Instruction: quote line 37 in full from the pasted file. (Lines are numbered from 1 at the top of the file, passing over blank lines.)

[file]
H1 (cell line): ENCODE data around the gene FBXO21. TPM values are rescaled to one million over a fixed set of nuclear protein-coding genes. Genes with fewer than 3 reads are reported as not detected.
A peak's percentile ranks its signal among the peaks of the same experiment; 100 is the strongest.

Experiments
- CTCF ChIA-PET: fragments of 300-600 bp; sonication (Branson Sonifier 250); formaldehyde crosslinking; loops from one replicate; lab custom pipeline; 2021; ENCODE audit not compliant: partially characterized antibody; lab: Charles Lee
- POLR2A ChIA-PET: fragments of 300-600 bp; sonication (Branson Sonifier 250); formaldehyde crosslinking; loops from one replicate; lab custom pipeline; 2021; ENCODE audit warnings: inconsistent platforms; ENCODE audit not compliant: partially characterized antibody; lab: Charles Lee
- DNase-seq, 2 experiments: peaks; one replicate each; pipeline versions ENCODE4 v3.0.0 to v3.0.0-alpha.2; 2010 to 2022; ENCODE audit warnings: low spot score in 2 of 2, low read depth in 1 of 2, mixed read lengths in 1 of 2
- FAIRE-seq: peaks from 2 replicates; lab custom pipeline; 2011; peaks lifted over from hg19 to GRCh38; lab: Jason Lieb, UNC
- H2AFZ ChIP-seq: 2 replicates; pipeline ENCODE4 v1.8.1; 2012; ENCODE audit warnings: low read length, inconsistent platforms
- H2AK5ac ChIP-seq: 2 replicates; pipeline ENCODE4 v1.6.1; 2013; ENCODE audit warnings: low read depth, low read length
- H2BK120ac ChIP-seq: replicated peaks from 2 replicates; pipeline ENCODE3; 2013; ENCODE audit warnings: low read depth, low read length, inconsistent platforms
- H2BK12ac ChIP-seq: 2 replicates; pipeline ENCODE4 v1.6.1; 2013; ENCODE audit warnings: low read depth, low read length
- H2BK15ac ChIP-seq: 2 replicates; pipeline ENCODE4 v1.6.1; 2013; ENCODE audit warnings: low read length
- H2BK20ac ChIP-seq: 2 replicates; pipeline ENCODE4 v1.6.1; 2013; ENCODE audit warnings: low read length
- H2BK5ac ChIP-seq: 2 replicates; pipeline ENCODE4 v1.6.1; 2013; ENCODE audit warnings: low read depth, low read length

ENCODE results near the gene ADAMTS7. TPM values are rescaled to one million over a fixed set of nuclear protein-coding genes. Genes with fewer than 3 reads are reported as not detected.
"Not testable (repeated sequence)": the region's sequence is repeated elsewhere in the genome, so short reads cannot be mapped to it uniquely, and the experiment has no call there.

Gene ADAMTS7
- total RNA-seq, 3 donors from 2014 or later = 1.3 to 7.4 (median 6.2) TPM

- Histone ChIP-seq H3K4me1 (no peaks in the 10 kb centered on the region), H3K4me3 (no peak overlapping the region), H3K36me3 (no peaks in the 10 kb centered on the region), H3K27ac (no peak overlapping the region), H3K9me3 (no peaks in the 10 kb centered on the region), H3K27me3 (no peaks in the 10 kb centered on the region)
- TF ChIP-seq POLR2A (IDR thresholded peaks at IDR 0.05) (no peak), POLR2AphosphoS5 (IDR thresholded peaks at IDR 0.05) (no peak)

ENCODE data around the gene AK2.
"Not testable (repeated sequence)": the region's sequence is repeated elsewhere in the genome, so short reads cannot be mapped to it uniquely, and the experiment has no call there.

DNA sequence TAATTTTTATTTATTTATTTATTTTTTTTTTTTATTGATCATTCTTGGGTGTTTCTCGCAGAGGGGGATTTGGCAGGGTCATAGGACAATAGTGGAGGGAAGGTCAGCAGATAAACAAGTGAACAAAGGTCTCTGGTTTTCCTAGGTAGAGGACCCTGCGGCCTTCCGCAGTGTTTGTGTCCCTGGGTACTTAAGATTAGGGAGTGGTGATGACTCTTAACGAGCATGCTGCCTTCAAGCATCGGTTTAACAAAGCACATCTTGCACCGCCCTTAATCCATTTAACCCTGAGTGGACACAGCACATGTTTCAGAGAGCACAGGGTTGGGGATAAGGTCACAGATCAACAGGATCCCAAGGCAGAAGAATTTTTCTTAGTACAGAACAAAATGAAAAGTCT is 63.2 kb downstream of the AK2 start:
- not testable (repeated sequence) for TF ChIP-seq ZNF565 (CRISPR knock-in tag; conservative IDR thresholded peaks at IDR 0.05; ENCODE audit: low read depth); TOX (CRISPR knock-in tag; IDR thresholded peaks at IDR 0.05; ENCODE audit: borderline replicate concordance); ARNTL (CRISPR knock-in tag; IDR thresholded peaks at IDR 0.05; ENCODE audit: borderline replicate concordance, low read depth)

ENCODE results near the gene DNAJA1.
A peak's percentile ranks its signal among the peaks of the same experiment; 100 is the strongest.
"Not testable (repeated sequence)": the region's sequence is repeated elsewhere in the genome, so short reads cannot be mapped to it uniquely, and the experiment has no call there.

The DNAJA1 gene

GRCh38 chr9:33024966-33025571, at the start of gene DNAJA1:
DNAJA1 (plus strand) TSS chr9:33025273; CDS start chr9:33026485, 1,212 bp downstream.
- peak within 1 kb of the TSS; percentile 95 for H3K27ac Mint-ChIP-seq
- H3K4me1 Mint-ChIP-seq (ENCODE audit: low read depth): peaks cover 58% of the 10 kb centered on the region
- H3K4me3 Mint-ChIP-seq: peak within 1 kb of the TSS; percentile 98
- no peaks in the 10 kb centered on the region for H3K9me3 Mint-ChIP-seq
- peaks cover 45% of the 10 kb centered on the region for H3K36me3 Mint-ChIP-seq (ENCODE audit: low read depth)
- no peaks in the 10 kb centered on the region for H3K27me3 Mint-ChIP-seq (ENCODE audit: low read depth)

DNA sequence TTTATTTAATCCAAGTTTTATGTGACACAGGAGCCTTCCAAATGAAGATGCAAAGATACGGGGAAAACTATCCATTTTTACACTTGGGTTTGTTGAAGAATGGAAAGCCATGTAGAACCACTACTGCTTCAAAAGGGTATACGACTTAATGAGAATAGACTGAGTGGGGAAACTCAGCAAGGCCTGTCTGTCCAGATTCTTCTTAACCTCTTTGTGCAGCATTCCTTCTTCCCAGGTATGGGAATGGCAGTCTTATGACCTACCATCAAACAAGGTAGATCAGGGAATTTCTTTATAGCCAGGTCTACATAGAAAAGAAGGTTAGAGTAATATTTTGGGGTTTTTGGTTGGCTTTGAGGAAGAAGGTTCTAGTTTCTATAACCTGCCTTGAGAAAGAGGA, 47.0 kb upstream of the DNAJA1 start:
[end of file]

DNA sequence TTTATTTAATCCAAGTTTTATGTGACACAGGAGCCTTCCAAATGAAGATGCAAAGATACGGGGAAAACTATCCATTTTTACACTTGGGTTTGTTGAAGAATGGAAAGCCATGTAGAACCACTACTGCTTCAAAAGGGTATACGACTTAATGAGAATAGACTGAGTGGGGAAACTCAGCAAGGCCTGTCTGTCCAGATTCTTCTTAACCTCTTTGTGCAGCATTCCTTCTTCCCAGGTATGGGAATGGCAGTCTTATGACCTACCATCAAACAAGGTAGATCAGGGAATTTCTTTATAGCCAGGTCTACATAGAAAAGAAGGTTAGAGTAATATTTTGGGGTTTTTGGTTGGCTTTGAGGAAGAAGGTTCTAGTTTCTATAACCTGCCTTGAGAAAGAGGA, 47.0 kb upstream of the DNAJA1 start: